was now being filled with clouds of white dust. Above the sound
Z-N of tinkling bells the loud baaing' of the sheep and the barking ot
the collie clogs, rose the voice of Donald Campbell, the owner.
"I ley, there, Joe, you lazy rascal! Un ahead and get the bunches separated.
Tell Manuel l'm not paying' him to look at the scenery."
A rough and rugged Mexican walked grumblingly to the front. The hurry
of the start over, there was now no need of haste. the object of the trip being to
PAGE 'l'Wl-INTY-N I Nl:
allow the sheep to travel slowly to Pine Ridge, where lay their summer pasture.
"The more they eat along the way the better." murmured the Scotchman to
himself. "I guess I might as well go to the front now." R
So saying, he drove on ahead in his buggy, passing through the different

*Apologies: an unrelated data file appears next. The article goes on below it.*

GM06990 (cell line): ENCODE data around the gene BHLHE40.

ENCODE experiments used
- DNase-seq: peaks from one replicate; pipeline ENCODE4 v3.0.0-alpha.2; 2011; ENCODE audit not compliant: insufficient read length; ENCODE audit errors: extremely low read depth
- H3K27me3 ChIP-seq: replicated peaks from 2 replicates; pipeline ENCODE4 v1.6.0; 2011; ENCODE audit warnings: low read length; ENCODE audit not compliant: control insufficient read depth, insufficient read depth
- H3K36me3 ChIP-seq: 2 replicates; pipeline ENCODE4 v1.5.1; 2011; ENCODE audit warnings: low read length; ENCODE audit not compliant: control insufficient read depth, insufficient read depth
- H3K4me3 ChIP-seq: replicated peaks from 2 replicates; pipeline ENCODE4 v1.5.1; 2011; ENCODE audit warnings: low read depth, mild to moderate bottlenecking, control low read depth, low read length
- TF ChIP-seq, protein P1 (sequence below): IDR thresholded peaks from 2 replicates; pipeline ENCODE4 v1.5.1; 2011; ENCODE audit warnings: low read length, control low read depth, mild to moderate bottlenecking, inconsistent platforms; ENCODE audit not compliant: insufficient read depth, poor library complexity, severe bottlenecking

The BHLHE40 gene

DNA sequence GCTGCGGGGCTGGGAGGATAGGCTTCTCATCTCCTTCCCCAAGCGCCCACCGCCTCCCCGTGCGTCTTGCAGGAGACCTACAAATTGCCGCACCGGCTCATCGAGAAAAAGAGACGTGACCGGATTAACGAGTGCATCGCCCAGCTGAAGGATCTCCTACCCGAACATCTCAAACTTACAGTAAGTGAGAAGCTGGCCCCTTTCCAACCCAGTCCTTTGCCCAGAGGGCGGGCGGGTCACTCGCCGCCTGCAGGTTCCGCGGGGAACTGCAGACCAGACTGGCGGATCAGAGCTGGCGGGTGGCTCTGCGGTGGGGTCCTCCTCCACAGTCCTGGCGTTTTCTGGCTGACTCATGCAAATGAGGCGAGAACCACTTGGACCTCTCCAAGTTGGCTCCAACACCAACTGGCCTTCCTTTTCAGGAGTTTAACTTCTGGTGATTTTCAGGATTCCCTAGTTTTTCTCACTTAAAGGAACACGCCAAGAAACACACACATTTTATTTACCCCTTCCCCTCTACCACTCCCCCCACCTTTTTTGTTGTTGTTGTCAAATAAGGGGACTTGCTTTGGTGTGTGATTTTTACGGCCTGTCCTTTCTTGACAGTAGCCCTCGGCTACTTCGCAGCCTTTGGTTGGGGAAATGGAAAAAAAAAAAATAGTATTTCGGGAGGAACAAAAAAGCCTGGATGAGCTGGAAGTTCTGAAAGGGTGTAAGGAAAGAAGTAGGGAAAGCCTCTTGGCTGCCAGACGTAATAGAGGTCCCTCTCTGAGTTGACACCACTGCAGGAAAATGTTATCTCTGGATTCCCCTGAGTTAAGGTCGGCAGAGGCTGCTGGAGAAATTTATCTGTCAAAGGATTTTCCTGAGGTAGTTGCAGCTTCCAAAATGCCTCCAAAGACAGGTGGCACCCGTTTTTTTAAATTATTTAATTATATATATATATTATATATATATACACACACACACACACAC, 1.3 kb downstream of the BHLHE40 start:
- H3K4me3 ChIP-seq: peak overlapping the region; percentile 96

bands, where the sheep were browsing on the rich fllaree which bordered the road,
giving directions here and there. Then, as he took the lead, his keen blue eyes
pierced with delight the sight before him. VVithout noticing the mountains, piled
in majestic grandeur on the east, of the dark green foothills, his gaze wandered
over the straight road before him. Imagine. if you can, the scene upon which his
eyes rested. On one side of the level valley was a poppy land, a living sheet of
orange Hame, extending for miles, to disappear in the hazy morning mists, as
though a cloth of gold had been dropped upon the waving grasses from some
fairy kingdom of old. Through this Uland of fire," in graceful curves and bends,
the Kings River Howed, like a shimmering ribbon, dancing and rippling on its way